The methodology here is similar to that used in [18,19], namely, the electronic and molecular structure was computed using DFT (density functional theory)  and the SIESTA code  The Perdew-Burke-Ernzerhof (PBE) exchange-correlation functional  and the DZP basis set (double-ζ polarized orbitals) were used. We used a standard DZP basis set as generated by SIESTA, but the cutoff radii were increased from the default values by choosing Eshift = 0.001 Ry to mitigate basis-set superposition errors . A large enough simulation cell was used that the Brillouin zone was sampled at the Γ point (11.36 × 10.25 × 27.0/30.0 Å for the cells containing NK1/NK7 dyes, respectively). Core electrons are treated within the effective core approximation with Troullier-Martins pseudopotentials (provided with SIESTA) . Geometries were optimized until forces on non-fixed atoms were below 0.02 eV/Å. The TiO2 anatase (101) surface was used, as it is the dominant and thermodynamically stable facet . It was modeled with a 3 × 1 slab containing four Ti layers, of which two top Ti layers were allowed to move and the bottom layers were kept frozen at their bulk position. DFT values for TiO2 lattice constants of a, c = 3.78, 9.52 Å are in excellent agreement with the experiment and other theoretical calculations . This slab thickness was shown to be adequate to simulate dye adsorption and electron injection [41,42,43,44]. Ab initio molecular dynamics (MD) simulations were performed at 300 K using a Nose-Hoover thermostat with a time step of 1 fs. The first 3 ps were discarded for equilibration before computing distributions and averages (for which data were sampled every time step). These parameters are similar to other dynamical studies of dye/titania systems [45,18,46]. The MD trajectories for free dyes were 10 ps long, which was sufficient to sample all intermolecular vibrations. In , we identified that the MD trajectory needs to be longer than 10 ps in order to account for orientational degrees of freedom of the dye with respect to the surface. Here, we therefore computed 15 ps-long trajectories for deuterated (referred to below as D-NK1 and D-NK7) and non-deuterated NK1 and NK7 dyes adsorbed on a clean surface in the monodentate and bidentate bridging configurations, for a total of eight MD simulations. As a result, the post-equilibration parts of the trajectories used to estimate the averages are almost twice as long compared to [18,19]. Figure 2 shows the optimized geometries, which served as the starting point for the MD calculations. Full deuteration is assumed.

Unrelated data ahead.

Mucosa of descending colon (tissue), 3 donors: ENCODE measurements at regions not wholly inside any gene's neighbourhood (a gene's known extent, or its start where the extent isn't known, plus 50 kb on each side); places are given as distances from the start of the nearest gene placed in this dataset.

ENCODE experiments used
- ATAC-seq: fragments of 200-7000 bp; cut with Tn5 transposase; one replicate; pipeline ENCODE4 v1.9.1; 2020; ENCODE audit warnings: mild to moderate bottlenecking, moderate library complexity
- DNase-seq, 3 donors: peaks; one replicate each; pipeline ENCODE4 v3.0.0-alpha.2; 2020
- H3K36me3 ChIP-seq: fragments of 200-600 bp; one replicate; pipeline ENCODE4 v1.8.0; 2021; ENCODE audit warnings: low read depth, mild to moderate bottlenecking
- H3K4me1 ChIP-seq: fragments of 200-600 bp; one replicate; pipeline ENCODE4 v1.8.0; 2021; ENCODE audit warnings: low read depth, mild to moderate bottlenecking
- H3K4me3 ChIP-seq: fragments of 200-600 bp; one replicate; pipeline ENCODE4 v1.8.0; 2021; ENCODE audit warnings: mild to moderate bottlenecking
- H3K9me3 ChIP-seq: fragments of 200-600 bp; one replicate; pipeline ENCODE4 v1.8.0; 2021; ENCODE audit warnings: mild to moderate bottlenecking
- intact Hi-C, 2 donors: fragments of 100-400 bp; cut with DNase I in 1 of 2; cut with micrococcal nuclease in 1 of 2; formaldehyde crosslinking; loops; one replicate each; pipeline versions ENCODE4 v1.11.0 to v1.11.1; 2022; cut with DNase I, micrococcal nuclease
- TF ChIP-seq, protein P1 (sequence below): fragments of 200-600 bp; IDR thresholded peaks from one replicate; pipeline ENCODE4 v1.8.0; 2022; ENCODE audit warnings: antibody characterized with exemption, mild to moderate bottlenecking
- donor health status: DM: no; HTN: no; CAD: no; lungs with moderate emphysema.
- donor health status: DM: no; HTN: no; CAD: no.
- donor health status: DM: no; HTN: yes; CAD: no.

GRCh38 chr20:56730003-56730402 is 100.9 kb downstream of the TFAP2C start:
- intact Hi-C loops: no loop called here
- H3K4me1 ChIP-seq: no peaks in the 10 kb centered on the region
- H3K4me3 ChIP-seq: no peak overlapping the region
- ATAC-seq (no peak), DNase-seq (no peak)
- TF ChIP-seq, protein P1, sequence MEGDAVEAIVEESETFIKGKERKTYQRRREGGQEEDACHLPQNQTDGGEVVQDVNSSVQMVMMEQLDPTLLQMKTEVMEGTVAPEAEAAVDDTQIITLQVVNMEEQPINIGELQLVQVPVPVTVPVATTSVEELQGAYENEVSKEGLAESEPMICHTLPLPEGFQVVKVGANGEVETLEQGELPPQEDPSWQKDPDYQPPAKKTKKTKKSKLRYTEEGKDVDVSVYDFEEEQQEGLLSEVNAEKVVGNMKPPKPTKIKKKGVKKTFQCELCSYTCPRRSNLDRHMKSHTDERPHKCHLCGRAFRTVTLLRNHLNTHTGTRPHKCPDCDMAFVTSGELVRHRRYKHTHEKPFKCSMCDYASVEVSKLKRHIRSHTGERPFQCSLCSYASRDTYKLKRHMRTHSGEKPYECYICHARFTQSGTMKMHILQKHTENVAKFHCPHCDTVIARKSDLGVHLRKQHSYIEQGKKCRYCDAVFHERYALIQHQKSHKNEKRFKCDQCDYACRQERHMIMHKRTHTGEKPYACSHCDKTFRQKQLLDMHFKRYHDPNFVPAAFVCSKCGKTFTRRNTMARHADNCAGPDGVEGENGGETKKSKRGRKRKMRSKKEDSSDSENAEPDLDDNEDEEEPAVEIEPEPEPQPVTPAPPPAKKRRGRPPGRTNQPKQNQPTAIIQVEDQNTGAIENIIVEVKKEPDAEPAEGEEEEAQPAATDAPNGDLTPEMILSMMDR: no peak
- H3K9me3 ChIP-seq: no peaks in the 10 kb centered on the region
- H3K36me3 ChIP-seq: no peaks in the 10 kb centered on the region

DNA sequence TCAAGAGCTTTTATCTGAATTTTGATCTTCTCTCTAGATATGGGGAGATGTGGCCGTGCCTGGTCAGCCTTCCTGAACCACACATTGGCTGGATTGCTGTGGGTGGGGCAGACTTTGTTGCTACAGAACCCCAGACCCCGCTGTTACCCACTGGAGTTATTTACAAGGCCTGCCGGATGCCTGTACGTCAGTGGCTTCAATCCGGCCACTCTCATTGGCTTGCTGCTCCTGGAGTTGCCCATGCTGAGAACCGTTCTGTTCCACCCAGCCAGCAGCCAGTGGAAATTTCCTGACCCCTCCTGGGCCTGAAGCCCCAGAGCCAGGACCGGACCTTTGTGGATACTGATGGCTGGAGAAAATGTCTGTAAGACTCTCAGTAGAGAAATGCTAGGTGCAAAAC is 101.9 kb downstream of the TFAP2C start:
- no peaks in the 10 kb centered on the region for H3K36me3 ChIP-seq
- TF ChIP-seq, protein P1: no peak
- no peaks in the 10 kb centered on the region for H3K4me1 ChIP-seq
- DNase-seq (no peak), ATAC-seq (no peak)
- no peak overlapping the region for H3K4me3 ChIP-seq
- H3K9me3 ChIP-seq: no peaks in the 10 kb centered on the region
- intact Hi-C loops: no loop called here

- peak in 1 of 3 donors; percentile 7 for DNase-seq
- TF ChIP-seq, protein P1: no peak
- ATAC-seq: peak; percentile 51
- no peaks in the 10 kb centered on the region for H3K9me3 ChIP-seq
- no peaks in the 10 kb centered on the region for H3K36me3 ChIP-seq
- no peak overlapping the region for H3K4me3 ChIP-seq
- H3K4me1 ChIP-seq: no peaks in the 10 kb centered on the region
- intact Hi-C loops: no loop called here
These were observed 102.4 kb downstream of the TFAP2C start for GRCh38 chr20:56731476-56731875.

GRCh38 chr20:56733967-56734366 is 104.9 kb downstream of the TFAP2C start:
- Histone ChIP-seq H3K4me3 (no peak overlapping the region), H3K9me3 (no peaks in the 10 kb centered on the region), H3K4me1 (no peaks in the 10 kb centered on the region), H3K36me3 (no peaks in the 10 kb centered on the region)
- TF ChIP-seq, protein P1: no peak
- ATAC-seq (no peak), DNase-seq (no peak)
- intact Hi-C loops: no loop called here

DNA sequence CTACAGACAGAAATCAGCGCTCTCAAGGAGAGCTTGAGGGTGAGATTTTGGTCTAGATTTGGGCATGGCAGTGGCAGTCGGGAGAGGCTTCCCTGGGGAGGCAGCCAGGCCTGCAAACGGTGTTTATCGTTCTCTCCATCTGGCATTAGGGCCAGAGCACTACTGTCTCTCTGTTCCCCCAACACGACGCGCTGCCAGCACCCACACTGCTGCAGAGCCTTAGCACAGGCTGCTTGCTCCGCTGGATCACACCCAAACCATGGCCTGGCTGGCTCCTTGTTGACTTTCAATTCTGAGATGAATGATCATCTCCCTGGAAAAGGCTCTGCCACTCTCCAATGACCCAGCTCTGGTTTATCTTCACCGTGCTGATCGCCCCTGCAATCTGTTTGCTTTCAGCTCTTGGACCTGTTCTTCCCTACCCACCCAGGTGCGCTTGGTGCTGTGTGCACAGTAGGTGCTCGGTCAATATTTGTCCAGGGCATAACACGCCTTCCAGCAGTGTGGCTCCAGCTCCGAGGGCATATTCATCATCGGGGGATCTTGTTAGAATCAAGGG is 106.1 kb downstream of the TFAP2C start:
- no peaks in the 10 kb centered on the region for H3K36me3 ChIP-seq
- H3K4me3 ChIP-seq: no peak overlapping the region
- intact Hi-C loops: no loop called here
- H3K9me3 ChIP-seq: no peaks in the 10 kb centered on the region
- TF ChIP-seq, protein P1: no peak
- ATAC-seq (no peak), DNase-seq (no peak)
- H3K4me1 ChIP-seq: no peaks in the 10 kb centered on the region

The effect of nuclear motions of deuterated and non-deuterated dyes on the absorption spectra was estimated from the distributions obtained during MD of the HOMO-LUMO gap for free dyes or HOMO-LUMO* for adsorbed dyes, where LUMO* are orbitals of the adsorbate complex corresponding to the dye LUMO (average energies are used when there is more than one LUMO*; see  for more details). We have shown previously that the gap reproduces well the relative spectra in spite of the underestimation of the absolute energies when using a generalized gradient approximations (GGA) functional . The effect on the driving force to injection was estimated by comparing ΔGi = LUMO*-CBM, at the equilibrium, ΔGiequil, and averaged over MD trajectories, <ΔGi>. As isotopic substitution does not affect the equilibrium geometry and electronic structure, the initial configurations and their frontier orbitals are the same as in the previous study (see Figure 1, Figure 2, Figure 3 of ).